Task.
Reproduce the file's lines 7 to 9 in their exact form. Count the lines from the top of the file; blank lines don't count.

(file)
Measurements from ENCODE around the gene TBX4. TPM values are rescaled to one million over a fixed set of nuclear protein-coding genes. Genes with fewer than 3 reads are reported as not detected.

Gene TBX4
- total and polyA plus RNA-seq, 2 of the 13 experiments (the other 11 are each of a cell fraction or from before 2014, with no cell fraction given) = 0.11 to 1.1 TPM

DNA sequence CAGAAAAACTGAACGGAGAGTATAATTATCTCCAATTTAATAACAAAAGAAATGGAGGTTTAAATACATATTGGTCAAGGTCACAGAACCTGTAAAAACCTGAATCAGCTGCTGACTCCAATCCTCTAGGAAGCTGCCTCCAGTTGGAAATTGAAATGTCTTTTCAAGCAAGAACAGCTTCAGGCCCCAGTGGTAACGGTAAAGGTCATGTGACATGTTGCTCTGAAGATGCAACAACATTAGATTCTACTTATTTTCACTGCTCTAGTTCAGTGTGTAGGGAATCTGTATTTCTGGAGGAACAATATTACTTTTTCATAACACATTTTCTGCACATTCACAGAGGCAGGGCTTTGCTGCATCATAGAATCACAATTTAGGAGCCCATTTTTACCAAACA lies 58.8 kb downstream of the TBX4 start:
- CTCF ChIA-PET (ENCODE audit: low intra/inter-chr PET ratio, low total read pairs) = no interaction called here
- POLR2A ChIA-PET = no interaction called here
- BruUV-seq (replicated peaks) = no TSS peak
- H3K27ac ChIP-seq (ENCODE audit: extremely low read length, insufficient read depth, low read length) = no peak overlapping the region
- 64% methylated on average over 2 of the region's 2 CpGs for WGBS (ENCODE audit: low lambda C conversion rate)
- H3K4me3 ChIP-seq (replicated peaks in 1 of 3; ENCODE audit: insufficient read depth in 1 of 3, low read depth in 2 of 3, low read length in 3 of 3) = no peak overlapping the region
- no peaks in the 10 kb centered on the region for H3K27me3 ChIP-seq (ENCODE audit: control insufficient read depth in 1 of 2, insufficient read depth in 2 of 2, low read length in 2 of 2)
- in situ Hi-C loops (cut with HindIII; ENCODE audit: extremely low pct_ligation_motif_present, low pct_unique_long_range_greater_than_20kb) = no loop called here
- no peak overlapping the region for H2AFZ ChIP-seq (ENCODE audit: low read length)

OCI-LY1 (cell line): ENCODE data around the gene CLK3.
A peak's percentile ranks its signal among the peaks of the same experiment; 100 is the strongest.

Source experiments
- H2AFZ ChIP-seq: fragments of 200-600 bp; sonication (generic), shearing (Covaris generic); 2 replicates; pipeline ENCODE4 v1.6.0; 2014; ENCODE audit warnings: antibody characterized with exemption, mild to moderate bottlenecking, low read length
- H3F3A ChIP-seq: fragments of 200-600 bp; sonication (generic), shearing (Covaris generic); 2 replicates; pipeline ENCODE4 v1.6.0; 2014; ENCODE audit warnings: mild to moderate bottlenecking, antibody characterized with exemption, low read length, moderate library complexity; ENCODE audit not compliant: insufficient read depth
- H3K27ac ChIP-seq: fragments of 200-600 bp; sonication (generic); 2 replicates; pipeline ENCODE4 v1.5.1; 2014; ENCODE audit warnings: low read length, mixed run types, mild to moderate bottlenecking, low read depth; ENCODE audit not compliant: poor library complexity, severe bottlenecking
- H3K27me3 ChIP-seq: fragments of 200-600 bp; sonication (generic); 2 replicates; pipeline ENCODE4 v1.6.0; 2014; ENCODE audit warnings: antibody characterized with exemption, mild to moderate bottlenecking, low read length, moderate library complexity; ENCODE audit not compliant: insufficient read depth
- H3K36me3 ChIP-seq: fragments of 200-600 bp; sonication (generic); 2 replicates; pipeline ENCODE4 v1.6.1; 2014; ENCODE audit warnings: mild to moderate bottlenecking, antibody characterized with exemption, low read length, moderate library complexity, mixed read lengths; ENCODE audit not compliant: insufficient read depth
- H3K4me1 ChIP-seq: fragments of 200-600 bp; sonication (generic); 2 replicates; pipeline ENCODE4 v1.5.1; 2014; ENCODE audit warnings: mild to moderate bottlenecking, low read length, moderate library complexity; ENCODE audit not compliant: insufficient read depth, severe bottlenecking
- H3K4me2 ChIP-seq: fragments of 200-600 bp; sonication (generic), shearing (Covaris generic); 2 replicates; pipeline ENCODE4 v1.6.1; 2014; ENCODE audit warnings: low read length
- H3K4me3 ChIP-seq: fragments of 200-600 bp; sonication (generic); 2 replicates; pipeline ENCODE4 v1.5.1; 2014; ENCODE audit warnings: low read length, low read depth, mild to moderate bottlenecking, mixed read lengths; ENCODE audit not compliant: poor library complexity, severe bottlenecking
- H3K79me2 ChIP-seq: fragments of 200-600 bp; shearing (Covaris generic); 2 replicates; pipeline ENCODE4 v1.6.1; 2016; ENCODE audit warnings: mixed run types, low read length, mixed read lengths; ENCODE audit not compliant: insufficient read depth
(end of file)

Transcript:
- BruUV-seq (replicated peaks) = no TSS peak
- H3K27ac ChIP-seq (ENCODE audit: extremely low read length, insufficient read depth, low read length) = no peak overlapping the region
- 64% methylated on average over 2 of the region's 2 CpGs for WGBS (ENCODE audit: low lambda C conversion rate)